, , , , , , , , , , ,

National Interest contributing editor Leon Hadar has just posted a groundbreaking article on U.S. policy toward the Russian invasion of Ukraine – something I’d thought had become nearly impossible after about a year into the war and upteen zillion words of commentary on and analysis of the conflict. In the piece, Leon (full disclosure: a close personal friend) examines whether Ukraine can develop the kind of relationship with the U.S. government and, more important, the American public, that Israel has long enjoyed: that of a valued ally mainly because it’s admired by Americans, not because its survival advances any important, specific U.S. interests.

Rather than summarize Leon’s reasons for skepticism – which you should definitely read yourself – I’ll deal in this post with a fundamental U.S. foreign policy issue he touches on but that deserves much more attention. That’s because it reveals the importance of an aspect of the national debate over Ukraine policy that I’ve mistakenly belittled – whether that embattled country is a paragon of democracy and other Western ideals and virtues, or just another foreign kleptocracy that’s waged a great propaganda campaign.

My discounting of such moral questions has stemmed from two related beliefs: First, that it’s vastly more important to determine Ukraine’s intrinsic worth in terms of U.S. security, independence, and prosperity than to figure out whether its president, Volodymyr Zelenskyy, is a valiant freedom fighter or a repressive, corrupt scoundrel. Second, it strikes me as axiomatic that it will always be easier for Americans to agree on concrete, national interest-related questions such as whether Ukraine’s location is strategic, or whether it contains resources America vitally need, than on more nebulous issues like Zelenskyy’s personal character. (I made the underlying point at length here – thirty years ago!)

In fact, my support for such priorities has grown stronger the longer the war has lasted, and the more destuctive it’s become – as both belligerents use increasingly sophisticated and/or long-range weapons that could spread its effects beyond Ukraine’s borders, and increase the odds of conflict between the nuclear-armed U.S.-led North Atlantic Treaty Organization (NATO) and a nuclear-armed Russia.

I’ve also emphasized that such grave risks could be justified if Ukraine were deemed a vital interest whatever Ukraine’s virtues or vices. But by the same token, I’ve called incurring these risks for less than vital stakes – which is obvious if only because NATO has still chosen not to admit Ukraine and thereby to guarantee its security even if nuclear war might result – the height of recklessness.

At the same time, it shouldn’t be forgotten – and I shouldn’t have forgotten – how the undeniable fact of U.S. sovereignty needs to influence this discussion. Very loosely speaking, sovereignty is the well established notion that in the international sphere, political communities (or individuals, as in the case of monarchies) have a right to act as they wish. This right is constrained only by whatever failures these communities or individuals experience in maintaining control over their territory, and in the view of some, by international law. (Those in the realist/realpolitik camp, like me, put no stock in that latter concept.)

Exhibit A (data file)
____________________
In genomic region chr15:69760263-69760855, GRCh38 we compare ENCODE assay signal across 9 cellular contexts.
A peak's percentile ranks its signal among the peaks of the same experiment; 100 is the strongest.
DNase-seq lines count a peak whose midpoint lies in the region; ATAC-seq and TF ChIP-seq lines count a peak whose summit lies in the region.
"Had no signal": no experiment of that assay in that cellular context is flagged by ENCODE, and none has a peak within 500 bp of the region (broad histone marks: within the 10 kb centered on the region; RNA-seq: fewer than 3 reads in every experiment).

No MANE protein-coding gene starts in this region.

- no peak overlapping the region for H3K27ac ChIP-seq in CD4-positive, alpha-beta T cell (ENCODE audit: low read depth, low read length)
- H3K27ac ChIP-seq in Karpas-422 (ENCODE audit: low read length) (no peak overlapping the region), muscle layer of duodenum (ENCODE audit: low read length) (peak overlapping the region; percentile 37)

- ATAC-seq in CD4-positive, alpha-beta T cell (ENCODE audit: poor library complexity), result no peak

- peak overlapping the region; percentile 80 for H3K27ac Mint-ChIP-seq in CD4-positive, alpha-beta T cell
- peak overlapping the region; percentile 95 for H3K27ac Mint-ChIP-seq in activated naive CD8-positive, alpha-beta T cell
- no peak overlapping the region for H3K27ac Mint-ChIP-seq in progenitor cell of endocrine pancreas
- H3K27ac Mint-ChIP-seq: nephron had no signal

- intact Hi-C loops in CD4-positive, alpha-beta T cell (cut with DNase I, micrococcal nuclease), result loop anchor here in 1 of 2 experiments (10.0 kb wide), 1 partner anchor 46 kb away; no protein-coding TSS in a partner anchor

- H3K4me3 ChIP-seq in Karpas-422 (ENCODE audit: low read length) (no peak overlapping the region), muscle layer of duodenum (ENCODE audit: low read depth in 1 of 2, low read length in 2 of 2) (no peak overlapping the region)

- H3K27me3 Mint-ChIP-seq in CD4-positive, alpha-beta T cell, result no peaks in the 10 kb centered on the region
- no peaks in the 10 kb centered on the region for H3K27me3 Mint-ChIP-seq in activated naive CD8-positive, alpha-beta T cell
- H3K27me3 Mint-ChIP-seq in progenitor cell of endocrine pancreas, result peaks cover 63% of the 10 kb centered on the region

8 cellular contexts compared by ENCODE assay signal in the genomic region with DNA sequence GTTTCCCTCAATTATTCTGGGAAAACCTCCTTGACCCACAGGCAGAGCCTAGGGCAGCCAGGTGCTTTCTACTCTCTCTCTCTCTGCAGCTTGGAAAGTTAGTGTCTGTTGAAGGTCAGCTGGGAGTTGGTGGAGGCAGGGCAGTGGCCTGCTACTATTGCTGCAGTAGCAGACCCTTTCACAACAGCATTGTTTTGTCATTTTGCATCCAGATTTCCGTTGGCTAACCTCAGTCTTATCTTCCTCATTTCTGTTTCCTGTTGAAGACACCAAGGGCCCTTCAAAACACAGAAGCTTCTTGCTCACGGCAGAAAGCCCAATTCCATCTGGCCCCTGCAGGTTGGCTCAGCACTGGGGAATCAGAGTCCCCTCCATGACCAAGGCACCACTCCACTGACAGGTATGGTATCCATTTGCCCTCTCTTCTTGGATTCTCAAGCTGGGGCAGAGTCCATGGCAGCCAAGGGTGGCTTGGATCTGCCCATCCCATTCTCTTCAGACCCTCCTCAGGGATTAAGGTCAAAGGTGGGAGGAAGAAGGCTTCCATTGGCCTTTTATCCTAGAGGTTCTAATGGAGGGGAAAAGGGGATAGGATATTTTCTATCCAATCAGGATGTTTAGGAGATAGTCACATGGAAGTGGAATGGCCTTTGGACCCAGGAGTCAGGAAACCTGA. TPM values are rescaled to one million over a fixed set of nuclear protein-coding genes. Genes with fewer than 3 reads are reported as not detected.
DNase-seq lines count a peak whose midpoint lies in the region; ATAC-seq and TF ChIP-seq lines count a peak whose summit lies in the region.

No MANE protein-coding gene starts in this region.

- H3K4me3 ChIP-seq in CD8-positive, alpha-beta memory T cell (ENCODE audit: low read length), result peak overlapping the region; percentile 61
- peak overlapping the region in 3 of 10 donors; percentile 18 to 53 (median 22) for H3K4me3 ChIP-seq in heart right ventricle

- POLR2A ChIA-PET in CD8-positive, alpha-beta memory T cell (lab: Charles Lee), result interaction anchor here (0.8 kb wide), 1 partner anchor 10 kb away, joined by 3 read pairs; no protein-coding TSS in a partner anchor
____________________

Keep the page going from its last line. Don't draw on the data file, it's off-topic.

In the United States, the people are sovereign; it would therefore be legitimate if the public decided to support Ukraine’s war effort simply because they admired Ukrainians and/or their government, or loathed their Russian counterparts, or some combination of the two. And this proposition logically holds whether any significant concrete U.S. interests are at stake, and whatever the actual risks of this position might be. Those risks in turn logically include nuclear risks.

So even though I view the moral character of both sides of the Ukraine war per se as irrelevant to America’s well-being, I’m going to be less dismissive of efforts to win this particular debate. The American public has every right to prioritize such considerations, and if friends and foes of current policies believe they can sway opinion by praising or disparaging Ukraine’s qualities (either if they themselves have taken them to heart, or to debunk misconceptions they believe have been created by the other side), that’s now perfectly fine with me.

In fact, as Leon’s article argues persuasively, sentiment and not calculations of self-interest have been the main bases of U.S. support for Israel. This support for Israel hasn’t been cost-free, In particular, it’s no doubt greatly complicated U.S. relations with the Arab Muslim world and all the oil it controls. But it’s hard to argue that this emotion-based and therefore largely uncritical backing of the Jewish state has backfired on America in any major way.

I’d just ask one favor of Ukraine War backers who stress the conflict’s moral dimensions: When making these arguments, how about reminding the public of the nuclear risk issue. For there’s much polling evidence that however much Americans admire the Ukrainian cause, most don’t agree that it merits courting the danger of nuclear attack. (See, e.g., here.) In other words, they evidently realize that, however important and ethical it is to like and value admirable foreign peoples and governments and their survival, it’s even more important and at least as ethical to like and value your own.